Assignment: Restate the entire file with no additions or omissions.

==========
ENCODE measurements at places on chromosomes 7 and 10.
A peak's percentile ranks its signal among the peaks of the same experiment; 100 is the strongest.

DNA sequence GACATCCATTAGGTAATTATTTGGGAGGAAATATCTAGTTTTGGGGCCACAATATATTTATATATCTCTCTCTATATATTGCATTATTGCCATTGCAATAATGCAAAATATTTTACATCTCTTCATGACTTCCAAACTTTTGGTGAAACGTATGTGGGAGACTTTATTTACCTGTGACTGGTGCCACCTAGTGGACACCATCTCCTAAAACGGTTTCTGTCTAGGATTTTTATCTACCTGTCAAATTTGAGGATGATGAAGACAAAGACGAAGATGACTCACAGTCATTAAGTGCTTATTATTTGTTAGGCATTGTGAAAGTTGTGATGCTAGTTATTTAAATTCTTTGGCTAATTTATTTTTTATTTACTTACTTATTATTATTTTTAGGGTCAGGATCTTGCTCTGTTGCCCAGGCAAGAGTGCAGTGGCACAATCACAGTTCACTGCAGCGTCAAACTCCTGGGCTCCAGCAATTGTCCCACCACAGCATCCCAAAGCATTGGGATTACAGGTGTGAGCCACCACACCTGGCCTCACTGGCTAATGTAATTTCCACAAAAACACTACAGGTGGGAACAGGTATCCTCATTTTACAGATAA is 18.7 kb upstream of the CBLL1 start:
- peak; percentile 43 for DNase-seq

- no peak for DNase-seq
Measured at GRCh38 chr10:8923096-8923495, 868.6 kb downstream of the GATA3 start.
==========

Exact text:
ENCODE measurements at places on chromosomes 7 and 10.
A peak's percentile ranks its signal among the peaks of the same experiment; 100 is the strongest.

DNA sequence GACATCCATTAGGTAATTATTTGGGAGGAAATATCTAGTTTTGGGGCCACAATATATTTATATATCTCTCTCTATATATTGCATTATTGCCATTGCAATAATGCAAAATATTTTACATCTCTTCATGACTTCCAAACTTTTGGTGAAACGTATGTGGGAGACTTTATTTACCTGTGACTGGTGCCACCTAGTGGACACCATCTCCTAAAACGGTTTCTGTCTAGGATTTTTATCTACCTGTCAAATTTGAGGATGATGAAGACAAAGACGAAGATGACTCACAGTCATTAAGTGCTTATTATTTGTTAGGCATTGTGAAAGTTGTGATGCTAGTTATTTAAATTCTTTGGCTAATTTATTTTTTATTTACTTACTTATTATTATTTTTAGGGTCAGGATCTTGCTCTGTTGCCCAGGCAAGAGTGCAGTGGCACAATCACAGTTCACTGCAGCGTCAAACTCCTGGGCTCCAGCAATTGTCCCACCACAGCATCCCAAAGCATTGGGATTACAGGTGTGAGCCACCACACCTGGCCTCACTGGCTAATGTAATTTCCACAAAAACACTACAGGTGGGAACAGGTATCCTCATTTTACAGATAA is 18.7 kb upstream of the CBLL1 start:
- peak; percentile 43 for DNase-seq

- no peak for DNase-seq
Measured at GRCh38 chr10:8923096-8923495, 868.6 kb downstream of the GATA3 start.